CST Blog

Toulouse Tragedy: Learning the Lessons

23 March 2012

Today's Jewish Telegraph contains the following opinion piece from CST: 

 Toulouse Tragedy: Learning the Lessons

As we try to come to terms with the dreadful shootings in Toulouse, we look to make some sense of what has happened and what lessons can be learned. In asking this, we also try to balance the overwhelmingly positive daily reality of our Jewish lives, with the reality of the terrorist threat.

It is, in a sense, impossible to understand what has happened. How can normal people ever understand the cold-blooded murders of innocent children? Worse, the more details you know of the actual shootings, the harder they are to comprehend.

Despite our disgust at the barbarity and the pain it causes: there are lessons for us all to learn. Indeed, since we cannot undo what has happened, it feels like learning the lessons becomes a moral responsibility, as well as a deeply practical one.

As a community, we are reminded again of the need for security, and why we need a genuine partnership between the police, Community Security Trust (CST) and all of our community’s members, be they Jewish individuals or communal organisations. CST is a charity that is part and parcel of our whole community; and it is everybody’s support and cooperation that enables CST to do our work.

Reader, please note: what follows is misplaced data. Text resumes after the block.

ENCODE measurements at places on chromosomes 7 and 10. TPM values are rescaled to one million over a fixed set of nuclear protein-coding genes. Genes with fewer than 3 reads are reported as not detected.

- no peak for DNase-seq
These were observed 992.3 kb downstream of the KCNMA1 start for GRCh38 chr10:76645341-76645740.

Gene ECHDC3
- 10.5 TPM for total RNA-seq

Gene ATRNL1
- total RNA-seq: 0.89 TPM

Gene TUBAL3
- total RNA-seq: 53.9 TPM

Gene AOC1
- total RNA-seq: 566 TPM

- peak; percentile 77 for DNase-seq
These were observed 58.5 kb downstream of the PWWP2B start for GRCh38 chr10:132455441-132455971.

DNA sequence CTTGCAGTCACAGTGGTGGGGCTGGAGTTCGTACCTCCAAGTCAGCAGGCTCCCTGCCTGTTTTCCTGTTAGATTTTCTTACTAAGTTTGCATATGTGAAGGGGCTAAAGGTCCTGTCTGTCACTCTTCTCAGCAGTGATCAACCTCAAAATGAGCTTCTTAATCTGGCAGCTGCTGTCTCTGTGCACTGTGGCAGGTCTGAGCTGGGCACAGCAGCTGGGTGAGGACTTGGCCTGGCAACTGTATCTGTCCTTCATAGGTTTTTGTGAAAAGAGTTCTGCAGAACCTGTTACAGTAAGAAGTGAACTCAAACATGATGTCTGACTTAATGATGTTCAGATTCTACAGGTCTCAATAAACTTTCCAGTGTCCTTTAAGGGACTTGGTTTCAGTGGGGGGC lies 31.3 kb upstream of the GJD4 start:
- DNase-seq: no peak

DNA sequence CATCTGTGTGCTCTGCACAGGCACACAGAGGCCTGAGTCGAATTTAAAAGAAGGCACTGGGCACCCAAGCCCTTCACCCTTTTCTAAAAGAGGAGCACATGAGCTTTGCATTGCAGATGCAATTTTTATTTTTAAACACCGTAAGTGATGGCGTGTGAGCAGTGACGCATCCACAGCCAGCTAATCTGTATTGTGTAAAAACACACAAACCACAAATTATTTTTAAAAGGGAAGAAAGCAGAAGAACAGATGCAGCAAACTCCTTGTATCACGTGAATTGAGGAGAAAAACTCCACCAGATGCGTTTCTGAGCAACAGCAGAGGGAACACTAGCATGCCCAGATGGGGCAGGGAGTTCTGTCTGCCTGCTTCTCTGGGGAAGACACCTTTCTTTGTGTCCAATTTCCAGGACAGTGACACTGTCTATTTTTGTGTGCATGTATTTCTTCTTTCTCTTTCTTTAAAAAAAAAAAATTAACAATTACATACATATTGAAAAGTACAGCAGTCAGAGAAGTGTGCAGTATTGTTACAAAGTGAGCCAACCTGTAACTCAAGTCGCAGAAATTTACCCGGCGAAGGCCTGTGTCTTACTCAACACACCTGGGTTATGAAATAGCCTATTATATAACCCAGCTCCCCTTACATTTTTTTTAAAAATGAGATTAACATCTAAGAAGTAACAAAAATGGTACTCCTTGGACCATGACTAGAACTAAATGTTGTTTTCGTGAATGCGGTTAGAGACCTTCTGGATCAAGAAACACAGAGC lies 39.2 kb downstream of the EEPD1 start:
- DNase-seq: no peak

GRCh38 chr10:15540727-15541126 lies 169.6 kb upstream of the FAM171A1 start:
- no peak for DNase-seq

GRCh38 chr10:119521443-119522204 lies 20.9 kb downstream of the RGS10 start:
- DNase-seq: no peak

The Toulouse shootings force upon all of us the harsh reality of what ‘terrorism’ looks and feels like, yet we know that these threats exist. That is precisely why our community has already ensured that security and policing mechanisms are in place; and it is why the Government already funds security guards at state aided Jewish schools. Our working partnerships with police are exceptional and constantly evolving. 

Toulouse also proves (once again) the difficulty of trying to read a terrorist’s mind. First, the killer was allegedly a neo-Nazi, now he is pro Al Qaeda. There is no comfort in the clarification. Both types are vicious antisemites and both types exist here in Britain. We have probably all thought, “oh, this is just a small local community, nobody would bother attacking us”, but Toulouse is a small community and the school is even smaller. Unfortunately, the notion that “it could never happen here” is shown to be wishful thinking.

Finally, there should be a determination to keep calm. Be alert, but don’t be panicked: whether you are volunteering for CST, waving your children off to school, or attending synagogue. Please, let your enduring lesson be to appreciate what you have; and to keep leading the Jewish life of your choice. 

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